So, Mr. Deputy Speaker, I think we need . . . Because that government didn’t consult with the various groups that are affected by this legislation, we certainly need to do that, Mr. Deputy Speaker. And we will be taking our time to do that. So, Mr. Deputy Speaker, I would move now that we adjourn debate on this Bill.
From Economy Committee Hansard - 1 March 2007
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The following set of questions were directed towards Ms. Kathy Sutherland from the Public Employees Benefit Agency, following her presentation to the committee. This section begins at 8:38 in the video.
Mr. Hart: — Thank you Mr. Chair. Ms. Sutherland, how many people, retired people would be affected by this proposed change in Bill 32? What are the numbers of . . . And the minister in his remarks, second reading remarks, referred to a number of pension plans. Could you give us a breakdown; would you have the numbers that are associated with each one of those groups? Or would you have a total number?
Ms. Sutherland: — I’ve got a total number, it’s almost 8,000.
Mr. Hart: — Almost 8,000.
Ms. Sutherland: — Yes.
Mr. Hart: — And are these pension plans . . . As people commence employment with various government departments and agencies, are new people being added to these plans, or it’s a closed number?
Ms. Sutherland: — These are closed plans.
Mr. Hart: — Okay.
Ms. Sutherland: — When the Public Employees Pension Plan was introduced in 1977, at that the point the current plans were closed to new members. So they’re closed plans and they’re not accepting any new members.
Mr. Hart: — Did the current members of these various plans have the option to join the new plan? They were given that option at that time.
Ms. Sutherland: — Yes.
Mr. Hart: — But the plans that we are talking about now, that we’re dealing with in Bill 32, were plans that were in existence prior to the new pension plans.
Ms. Sutherland: — Yes. And those plans are the Public Service Superannuation Plan, what we call the PSSP; the Power Corporation Superannuation Plan; the Liquor Board Superannuation Plan; the Saskatchewan Transportation Company Superannuation Plan; and the Anti-Tuberculosis League Superannuation Plan. And there’s also the Provincial Court judges who retired prior to April 1, 2003, and members of the Legislative Assembly who’ve retired under the old MLA defined benefit plan are eligible. But the total number is approximately 1,000.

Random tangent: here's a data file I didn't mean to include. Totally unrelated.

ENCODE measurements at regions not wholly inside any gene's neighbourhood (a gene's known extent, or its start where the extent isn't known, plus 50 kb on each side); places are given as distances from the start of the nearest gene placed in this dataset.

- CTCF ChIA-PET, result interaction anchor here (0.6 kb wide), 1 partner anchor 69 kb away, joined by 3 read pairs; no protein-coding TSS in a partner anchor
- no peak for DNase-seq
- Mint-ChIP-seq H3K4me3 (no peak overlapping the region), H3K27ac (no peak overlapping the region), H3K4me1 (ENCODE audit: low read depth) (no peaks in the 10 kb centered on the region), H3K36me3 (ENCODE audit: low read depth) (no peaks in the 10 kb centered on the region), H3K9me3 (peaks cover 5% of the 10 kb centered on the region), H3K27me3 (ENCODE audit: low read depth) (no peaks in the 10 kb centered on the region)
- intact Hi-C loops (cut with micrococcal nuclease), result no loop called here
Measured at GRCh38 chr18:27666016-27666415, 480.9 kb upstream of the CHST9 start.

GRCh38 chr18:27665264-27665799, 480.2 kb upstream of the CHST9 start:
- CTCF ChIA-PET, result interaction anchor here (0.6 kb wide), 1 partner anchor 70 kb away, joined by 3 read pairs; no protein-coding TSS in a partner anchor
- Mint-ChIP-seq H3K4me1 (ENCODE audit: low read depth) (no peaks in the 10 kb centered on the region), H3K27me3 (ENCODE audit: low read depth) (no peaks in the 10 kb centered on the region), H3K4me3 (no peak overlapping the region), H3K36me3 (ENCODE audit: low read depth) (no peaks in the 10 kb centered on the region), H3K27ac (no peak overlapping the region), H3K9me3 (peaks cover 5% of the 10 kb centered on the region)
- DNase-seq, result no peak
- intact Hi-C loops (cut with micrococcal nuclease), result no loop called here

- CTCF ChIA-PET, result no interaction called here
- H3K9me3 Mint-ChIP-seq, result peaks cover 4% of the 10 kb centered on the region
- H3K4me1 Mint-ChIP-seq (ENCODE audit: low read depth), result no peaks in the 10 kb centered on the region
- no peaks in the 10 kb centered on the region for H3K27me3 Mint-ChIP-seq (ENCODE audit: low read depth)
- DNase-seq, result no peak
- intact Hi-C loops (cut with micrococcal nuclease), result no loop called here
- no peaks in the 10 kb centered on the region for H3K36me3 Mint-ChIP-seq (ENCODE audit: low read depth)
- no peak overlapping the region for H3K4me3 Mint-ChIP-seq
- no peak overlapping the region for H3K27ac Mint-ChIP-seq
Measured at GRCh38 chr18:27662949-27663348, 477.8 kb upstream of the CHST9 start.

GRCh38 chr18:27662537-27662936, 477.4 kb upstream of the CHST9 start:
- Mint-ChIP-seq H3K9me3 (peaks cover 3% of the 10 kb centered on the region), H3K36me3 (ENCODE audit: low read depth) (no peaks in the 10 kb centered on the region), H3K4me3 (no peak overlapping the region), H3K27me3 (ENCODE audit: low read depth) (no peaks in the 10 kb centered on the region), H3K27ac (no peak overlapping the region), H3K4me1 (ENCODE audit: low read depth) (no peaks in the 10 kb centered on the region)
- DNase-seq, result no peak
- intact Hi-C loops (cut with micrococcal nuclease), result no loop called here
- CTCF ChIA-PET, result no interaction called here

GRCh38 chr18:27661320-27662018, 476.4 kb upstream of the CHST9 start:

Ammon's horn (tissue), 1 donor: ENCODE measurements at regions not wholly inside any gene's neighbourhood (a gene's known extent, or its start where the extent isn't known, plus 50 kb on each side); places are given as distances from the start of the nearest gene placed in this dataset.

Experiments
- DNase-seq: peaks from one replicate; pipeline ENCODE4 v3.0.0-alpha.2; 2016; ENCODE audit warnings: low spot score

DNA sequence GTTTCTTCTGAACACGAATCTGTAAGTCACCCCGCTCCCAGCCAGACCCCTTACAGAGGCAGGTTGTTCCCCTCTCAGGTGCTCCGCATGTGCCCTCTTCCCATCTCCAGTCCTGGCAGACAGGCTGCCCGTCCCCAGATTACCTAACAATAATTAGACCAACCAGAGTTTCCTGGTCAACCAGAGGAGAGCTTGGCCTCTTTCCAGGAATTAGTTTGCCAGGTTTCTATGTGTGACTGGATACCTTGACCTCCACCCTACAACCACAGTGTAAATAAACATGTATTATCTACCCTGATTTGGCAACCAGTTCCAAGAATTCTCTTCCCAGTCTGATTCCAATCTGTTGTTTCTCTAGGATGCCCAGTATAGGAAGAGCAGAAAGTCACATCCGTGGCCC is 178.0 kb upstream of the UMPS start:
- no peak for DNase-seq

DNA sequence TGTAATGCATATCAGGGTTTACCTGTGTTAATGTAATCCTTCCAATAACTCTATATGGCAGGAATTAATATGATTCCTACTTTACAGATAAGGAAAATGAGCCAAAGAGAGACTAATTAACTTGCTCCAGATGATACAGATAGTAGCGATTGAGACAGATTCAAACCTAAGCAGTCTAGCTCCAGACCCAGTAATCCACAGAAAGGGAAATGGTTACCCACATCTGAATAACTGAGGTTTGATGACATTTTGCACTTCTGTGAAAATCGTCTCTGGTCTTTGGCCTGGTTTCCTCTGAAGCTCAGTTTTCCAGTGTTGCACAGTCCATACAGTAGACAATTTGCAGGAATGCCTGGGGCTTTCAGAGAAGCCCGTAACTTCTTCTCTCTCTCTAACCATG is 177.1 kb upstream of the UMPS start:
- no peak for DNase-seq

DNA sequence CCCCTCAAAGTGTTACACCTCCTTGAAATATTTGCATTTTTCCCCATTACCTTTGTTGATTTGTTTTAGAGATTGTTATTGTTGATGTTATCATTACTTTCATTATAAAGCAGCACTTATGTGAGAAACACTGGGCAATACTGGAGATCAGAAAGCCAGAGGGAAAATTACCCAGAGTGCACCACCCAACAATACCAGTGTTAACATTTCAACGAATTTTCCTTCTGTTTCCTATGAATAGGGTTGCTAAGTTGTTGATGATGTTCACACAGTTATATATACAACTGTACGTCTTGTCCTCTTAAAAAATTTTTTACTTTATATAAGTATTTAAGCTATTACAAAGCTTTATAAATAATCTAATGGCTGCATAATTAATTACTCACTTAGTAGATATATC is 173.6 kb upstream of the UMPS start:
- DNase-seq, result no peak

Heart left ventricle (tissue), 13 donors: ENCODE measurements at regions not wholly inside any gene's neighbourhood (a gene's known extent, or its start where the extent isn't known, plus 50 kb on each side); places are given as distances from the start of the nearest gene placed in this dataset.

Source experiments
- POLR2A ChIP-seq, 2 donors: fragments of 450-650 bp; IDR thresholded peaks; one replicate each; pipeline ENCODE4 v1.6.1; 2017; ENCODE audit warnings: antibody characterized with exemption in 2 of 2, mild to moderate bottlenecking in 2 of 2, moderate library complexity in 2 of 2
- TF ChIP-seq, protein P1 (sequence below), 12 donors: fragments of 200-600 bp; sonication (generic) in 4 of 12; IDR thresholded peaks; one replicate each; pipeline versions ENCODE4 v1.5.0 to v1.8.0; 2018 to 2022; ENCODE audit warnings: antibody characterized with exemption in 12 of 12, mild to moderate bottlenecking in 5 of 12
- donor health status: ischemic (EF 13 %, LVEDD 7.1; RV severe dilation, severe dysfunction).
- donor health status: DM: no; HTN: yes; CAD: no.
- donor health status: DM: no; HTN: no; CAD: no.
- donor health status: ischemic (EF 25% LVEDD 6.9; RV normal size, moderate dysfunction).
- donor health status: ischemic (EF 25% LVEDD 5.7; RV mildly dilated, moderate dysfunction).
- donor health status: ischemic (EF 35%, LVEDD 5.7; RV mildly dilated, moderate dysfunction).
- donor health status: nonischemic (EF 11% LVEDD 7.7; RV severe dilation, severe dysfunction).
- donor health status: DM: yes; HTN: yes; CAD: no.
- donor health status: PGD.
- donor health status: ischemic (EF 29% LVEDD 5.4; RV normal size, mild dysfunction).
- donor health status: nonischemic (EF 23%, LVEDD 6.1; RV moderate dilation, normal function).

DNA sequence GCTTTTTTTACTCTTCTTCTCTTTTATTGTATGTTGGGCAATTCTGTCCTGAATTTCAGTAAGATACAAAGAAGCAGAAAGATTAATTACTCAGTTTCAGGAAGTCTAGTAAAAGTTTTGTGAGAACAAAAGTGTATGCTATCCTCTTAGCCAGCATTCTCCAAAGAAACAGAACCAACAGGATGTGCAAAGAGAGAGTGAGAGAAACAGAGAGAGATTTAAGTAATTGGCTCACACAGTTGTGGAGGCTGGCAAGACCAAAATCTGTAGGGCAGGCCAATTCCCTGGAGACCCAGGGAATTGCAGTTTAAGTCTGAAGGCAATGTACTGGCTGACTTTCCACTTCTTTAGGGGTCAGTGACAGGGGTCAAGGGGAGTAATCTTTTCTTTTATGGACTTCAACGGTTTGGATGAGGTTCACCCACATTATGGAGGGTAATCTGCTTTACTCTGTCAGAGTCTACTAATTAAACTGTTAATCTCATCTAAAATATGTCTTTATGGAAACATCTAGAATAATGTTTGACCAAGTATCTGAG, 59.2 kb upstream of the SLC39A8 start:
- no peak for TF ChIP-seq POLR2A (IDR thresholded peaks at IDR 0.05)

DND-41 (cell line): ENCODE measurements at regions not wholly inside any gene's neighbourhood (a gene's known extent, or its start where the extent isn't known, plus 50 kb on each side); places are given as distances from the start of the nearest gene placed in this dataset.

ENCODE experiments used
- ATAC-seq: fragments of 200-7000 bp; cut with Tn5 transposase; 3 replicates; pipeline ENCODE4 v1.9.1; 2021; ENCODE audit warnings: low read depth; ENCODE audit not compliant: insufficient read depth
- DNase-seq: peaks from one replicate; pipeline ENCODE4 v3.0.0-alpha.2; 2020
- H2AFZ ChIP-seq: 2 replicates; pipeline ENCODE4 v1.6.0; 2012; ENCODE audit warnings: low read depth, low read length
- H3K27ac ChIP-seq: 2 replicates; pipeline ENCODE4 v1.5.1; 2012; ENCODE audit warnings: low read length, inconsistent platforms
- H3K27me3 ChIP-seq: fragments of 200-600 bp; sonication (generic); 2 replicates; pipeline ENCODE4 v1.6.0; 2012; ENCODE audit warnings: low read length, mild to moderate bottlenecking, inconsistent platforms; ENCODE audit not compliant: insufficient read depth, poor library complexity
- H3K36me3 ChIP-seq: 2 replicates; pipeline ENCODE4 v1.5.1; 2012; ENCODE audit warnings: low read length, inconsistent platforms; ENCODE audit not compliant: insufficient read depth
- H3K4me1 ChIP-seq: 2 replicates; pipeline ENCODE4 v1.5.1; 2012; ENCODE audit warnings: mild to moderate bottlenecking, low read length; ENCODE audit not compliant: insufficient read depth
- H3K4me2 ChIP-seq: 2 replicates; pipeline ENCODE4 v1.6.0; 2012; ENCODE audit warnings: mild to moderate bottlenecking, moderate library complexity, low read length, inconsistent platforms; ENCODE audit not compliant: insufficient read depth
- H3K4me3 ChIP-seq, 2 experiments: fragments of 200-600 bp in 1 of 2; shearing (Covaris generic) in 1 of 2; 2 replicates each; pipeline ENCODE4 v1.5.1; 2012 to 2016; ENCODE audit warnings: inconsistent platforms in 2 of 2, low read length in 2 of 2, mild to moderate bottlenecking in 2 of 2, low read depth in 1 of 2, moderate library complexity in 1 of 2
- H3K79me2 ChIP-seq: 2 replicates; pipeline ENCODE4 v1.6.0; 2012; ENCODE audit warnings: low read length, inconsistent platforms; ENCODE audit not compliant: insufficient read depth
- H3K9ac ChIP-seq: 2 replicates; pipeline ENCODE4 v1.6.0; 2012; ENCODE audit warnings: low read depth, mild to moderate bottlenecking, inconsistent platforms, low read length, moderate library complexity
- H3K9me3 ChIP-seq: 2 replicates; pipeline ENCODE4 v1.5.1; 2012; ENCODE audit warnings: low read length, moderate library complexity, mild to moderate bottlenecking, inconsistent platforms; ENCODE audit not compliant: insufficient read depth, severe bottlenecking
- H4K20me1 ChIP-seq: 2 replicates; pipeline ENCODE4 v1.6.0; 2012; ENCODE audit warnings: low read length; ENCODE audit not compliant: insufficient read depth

Mr. Hart: — So out of 70 per cent of CPI, if we assume CPI of two and a half per cent or 2 per cent for easy figuring, what would the annual additional cost be compared to no increase. What are we looking at in terms of additional dollars?
Ms. Sutherland: — Let’s see, the last year the increase was 2.3 per cent, or that was the change in the CPI, and the superannuates got 100 per cent of that. So if it had been 70 per cent, let’s see, I think the cost was about 2.4 million.
Mr. Hart: — For 100 per cent.
Ms. Sutherland: — For 100 per cent.
Mr. Hart: — Okay, okay. Well that at least gives us some sort of an idea of the magnitude of additional dollars that we’d be looking at. Thank you.
. . . The following section begins at 21:43 in the video.
Mr. Hart: — Thank you, Mr. Chair. Ms. Sutherland, when you looked at what pension plans were being offered to retirees in our two neighbouring provinces, I believe you said Alberta — if I heard correctly — Alberta’s at 60 per cent and Manitoba’s 66.7 or in that neighbourhood. But do you know, do they also offer additional benefits such as health and dental and death benefits, those sorts of things? Do Manitoba and Alberta also have that part of their overall superannuation plans for their retirees?
Ms. Sutherland: — I’m sorry. I don’t know.
Mr. Hart: — You don’t know. Okay. Thank you.
Ms. Sutherland: — But I do know that Saskatchewan is quite unique in terms of its pension plans, specifically with our closed plans. In a lot of the other provinces, their defined benefit plans are still open, so they’re accepting new members. And in a lot of . . . in fact in, I think it’s most of the other provinces, the cost of indexing is worked into the contribution rates. So what ends up happening is that basically the employees are contributing to the cost of the indexing.
The following set of questions were directed towards Mr. Blake McGrath, representing the Saskatchewan Federation of Union Retirees, following his presentation to the committee. This section begins at 1:03:00 in the video.
Mr. Hart: — Mr. McGrath, just for information purposes, can you explain who your members are? I realize that you’re retired civil servants, but there’s also another organization, the Sask Retirees Association. What is the difference between your organization and that organization in the membership makeup and so on? And how many members would you represent?
Mr. McGrath: — We represent some 4,000 members, I believe, through affiliates throughout Saskatchewan, about half a million people across Canada. And our members are made up of anyone that has been a union employee or union member at any time, whether he comes from management or wherever. It doesn’t matter where he comes from. He can be a member of our organization — any union, any employer — as long as he’s a senior and a retired worker.
Mr. Hart: — Thank you for that.